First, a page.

The failure to suspend construction work on the City of London’s COLPAI project during the Covid 19 pandemic lockdown has generated enormous anger among residents of this local authority’s Golden Lane Estate. This is hardly surprising given these residents found themselves stuck at home a few metres from non-essential but ongoing noisy building work. Critical blogs on the subject by local councillors Sue Pearson and Graeme Harrower have been avidly read. Some of the comments beneath them are heart wrenching, such as one written by the father of a sick child undergoing treatment for cancer. This entire family must remain in isolation due to the high risk the pandemic poses to its youngest child. while the mega-rich City of London council turns a deaf ear on their plight.Read more "COLPAI Construction Work, Lockdown & The Democratic Reform Of The City"
It’s time to stop demonising joggers or anyone else and take a hard look at the real issues and real measures needed to deal with the Covid 19 crisis. Given its role as a capstone of neo-liberalism, the reform of the City of London is one of the places we must begin. Lets make sure the world we live in after Covid 19 crisis is over is much better than the one that existed before the current emergency began!Read more "Covid 19, The City of London & Jogging"
Islington Bunhill councillor Phil Graham brought up a proposal to extend Fortune Street Park as the possible outcome of a scheme to prevent Golden Lane and Fortune Street becoming a rat run for traffic excluded from Beech Street and trying to avoid Old Street roundabout. Although Graham didn’t provide details, we assume this would mean extending the park onto at least the west end of Fortune Street itself and the closure and erasure of some or all of this side street. Turning much of Fortune Street into an extension of the local park is a fantastic idea and sadly one that was rejected a few years ago because it would become harder to access the services that run under that street. Hopefully those issues have been resolved and extending the park is now possible. There is a shortage of green space in the City and south Islington, and Fortune Street Park is clearly stretched to capacity both at lunchtimes and immediately after home time at local schools. That said, even with an extension to Fortune Street Park more public recreation space is required in both south Islington and the City.Read more "How Else Might Islington Bail Out The City Of London On Its Zero Emissions Consultation Fail?"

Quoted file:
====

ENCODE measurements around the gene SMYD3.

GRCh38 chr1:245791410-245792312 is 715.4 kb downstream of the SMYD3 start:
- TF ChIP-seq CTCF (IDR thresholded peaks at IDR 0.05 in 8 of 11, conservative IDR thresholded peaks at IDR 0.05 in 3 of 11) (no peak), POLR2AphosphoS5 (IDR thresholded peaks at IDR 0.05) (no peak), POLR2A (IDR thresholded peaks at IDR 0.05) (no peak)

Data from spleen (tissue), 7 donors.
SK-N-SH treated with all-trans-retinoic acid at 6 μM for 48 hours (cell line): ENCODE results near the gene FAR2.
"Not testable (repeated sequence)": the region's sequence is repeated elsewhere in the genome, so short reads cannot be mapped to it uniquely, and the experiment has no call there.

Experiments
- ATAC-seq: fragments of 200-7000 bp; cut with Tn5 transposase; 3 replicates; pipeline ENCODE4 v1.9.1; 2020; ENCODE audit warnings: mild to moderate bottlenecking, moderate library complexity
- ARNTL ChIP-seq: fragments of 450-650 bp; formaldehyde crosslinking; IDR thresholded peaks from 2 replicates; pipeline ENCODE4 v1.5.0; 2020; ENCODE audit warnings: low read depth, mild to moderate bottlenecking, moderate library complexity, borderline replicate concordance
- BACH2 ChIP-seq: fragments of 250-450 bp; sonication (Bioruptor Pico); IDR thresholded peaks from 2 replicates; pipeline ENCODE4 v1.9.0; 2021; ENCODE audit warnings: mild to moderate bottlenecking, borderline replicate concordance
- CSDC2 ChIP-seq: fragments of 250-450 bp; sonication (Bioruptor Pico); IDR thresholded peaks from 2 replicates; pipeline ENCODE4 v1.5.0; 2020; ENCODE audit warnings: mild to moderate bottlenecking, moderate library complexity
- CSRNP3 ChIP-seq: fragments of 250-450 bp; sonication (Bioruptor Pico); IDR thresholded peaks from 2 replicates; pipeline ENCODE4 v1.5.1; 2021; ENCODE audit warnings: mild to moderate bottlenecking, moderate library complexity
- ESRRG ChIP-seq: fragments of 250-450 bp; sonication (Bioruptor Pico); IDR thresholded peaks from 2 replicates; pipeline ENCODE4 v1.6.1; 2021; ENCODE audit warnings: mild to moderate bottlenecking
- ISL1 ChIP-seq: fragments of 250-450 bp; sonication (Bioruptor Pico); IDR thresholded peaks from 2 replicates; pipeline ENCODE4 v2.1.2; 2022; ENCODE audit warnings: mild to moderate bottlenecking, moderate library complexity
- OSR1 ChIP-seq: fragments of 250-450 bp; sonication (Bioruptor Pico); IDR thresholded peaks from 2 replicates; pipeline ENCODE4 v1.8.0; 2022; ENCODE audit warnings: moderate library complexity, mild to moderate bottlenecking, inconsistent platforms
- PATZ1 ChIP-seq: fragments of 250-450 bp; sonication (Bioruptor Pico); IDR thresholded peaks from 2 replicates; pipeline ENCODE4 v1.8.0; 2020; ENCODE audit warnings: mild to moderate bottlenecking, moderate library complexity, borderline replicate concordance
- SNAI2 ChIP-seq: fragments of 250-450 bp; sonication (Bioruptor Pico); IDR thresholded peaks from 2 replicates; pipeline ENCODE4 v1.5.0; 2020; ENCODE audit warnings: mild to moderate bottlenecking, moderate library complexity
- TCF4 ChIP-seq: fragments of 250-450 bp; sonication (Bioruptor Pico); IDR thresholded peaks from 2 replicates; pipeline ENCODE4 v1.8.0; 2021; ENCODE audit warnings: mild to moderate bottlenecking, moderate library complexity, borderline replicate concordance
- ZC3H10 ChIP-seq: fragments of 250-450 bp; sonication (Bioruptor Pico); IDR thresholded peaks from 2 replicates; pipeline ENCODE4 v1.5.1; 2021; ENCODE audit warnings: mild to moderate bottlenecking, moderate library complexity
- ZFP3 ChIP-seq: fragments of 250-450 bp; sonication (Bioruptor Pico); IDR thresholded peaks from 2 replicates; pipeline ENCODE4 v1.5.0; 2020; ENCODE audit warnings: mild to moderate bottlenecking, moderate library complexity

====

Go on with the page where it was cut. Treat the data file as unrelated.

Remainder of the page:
The utter banality and blandness of the City of London’s corporate Culture Mile project continues with Around The Corner a series of 12 ‘installations’ (11 words & a question mark) between Millennium Bridge and Barbican Station that function as metaphorical piles of poo dropped into this part of the City from a great height. These atomised words spread out along a few streets make up the sentence: “What are you going to meet if you turn this corner?” pointlessly lifted from Virginia Woolf’s 1922 novel Jacob’s Room.Read more "Culture Mile Vanity Project Drives City Residents Around The Bend"
A significant part of the financial City lies outside the City’s boundaries: banks and professional services firms in Canary Wharf, and fund managers in Mayfair. There are no business voters in these places, or in any other financial centre, like New York. No-one complains that the absence of business voters in these places affects business. So why are business voters needed within the City’s boundaries?Read more "Graeme Harrower’s City of London Corportation Xmas Quiz"
It bears repeating that every election in the City of London is an utter farce, since the electorate is so small the entire process could very easily be rigged. Yesterday (13 November 2019) Helen Fentimen won an Aldersgate election to the common council for Labour – the only party standing, the rest were ‘independents’ – with a miniscule 260 votes. Given both business votes and that top ‘elected’ posts at the council are disproportionately bagged by members of the men-only Guildhall Lodge 3116, the undersized electorate isn’t the only reason democratic reform is urgently required in this rotten borough.Read more "Aldersgate Election of Helen Fentimen An Utter Farce"